Category Archives: Music Business

Mumford & Sons’s Ballsy Career Move

One way bands explode on the music scene and sell millions of records is to spearhead an entire genre at the right time. Take Mumford & Sons–they’ve made countryside rocking bluegrass hot, and themselves a big pile of money.

Then the bandwagon gets heavy, slow, and plodding. The idyllic countryside becomes a chic marketing strategy (looking at you, Lumineers) and the music becomes a little less pure, a little more annoying–almost insulting. If not careful, the spearhead becomes dead weight.

So how do you stop from becoming a punchline? If you’re Mumford & Sons, you plunge the spearhead deep into the shriveling heart of the genre itself. You parody yourselves and every quality people will eventually hate you for–the down-home posture; the banjo shredding; the brotherly harmonies; the emotional orgasm of every song. And you do it with a music video featuring some of the most likable actors of your target demographic.

You might think this would be band suicide. And I guess that’s possible. But a preemptive strike such as this forces you to take a side. It places a decision at your feet–whether you will remain a fan of the music (and the band) for what is, not just when it is. It’s a decision that Mumford & Sons knows damn well you’d make anyway, eventually. Only now, it’s on their terms. They just took control of their own fate.

My decision is made. Long live Mumford.

2011 Grammys Recap

That was the most entertaining Grammy Awards I’ve ever seen. Naturally, controversy will be called — perhaps because Justin Bieber lost Best New Artist to Esperanza Spaliding (who?), or that Lady Antebellum won Song of the Year. But while the actual awards given out at the 2011 Grammys might have been a bit random they were, for the most part, fair. But that’s not the story.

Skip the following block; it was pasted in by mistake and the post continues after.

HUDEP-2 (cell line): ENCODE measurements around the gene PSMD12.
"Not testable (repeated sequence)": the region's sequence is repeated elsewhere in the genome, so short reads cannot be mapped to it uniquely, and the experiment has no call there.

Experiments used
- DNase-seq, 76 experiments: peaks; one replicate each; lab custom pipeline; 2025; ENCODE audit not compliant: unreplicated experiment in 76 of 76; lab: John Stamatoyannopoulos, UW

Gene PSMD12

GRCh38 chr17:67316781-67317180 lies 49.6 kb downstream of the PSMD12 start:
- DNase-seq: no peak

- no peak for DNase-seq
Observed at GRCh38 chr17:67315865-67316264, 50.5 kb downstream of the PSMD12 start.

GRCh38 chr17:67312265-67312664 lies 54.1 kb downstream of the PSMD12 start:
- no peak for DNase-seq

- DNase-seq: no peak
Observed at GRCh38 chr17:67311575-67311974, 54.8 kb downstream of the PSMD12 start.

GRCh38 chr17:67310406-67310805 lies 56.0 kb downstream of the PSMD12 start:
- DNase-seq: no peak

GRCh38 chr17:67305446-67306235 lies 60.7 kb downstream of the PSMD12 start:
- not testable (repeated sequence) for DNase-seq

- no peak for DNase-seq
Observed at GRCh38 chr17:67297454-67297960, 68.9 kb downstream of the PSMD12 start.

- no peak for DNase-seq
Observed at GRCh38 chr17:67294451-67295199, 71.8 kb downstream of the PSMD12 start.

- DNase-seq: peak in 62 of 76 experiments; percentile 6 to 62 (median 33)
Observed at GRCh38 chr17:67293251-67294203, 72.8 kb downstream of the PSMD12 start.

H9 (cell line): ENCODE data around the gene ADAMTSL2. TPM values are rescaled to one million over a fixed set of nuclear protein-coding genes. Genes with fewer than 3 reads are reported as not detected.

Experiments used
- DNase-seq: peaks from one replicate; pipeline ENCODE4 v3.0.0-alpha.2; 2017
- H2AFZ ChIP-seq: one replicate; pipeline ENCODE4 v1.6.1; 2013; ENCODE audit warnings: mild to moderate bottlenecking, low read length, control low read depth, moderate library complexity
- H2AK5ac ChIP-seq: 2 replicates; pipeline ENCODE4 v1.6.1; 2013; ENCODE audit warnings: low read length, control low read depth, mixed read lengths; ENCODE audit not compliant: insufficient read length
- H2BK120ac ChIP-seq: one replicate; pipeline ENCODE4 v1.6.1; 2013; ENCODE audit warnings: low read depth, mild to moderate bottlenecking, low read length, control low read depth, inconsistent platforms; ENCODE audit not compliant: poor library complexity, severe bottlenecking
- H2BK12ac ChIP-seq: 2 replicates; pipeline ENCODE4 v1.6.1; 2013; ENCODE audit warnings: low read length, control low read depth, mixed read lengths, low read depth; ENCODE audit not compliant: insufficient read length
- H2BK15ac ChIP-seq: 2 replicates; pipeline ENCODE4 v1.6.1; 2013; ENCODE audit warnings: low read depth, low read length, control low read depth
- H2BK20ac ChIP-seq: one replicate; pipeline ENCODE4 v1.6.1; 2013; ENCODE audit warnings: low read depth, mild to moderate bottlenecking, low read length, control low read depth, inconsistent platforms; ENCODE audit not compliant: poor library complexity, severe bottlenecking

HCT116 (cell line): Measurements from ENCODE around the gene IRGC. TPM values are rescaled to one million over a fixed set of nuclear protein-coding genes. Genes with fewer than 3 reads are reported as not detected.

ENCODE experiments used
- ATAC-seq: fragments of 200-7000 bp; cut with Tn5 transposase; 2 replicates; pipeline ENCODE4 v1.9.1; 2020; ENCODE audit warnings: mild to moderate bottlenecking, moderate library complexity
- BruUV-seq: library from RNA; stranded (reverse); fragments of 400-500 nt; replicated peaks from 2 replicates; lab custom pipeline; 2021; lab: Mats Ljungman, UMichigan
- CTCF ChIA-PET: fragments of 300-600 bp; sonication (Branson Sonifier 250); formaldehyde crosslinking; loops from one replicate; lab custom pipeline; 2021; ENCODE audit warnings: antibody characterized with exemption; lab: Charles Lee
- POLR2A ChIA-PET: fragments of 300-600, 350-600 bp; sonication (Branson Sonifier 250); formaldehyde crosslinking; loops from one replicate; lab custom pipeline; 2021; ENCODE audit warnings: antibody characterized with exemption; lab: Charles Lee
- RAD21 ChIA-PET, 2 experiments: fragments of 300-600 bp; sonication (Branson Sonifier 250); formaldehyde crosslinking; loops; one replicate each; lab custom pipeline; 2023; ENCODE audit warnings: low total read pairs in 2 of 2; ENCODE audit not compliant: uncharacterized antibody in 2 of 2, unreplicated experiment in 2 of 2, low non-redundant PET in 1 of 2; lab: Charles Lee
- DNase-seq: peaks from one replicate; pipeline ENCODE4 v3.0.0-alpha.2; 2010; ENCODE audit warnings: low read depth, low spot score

The 2011 Grammy Awards showcased the magic of live music performance. It started with Lady Gaga, who lived up to her zaniness with “Born This Way.” And although she had some sort of mutant/alien thing going on, it was somehow tastefully tame, by her standards.

Cee Lo Green channeled Elton John then out-did him by breezing through the feel-good “Forget You” complete with a Muppet backing band — yes, awesome Muppets — all while wearing a massive peacock-as-gladiator costume. Unfortunately, Gwyneth Paltrow caused an awkward distraction.

But the performance everyone was waiting for would come from Eminem. With a backdrop of raging fire, Shady did “Love the Way You Lie Part 2,” and he killed it. He was sharp, agitated and explosive. Afterward, the Grammy audience was buzzing, literally, during the next award introduction. See video of Eminem’s 2011 Grammy performance, below.

Mumord and Sons did justice to their genre, along with Avett Brothers and a still-alive Bob Dylan. Rhianna sounded great. Incidentally, am I the only one that feels like she’s crossing into skank territory up there? There were other notables, including Justin Bieber and … Barbara Streisand.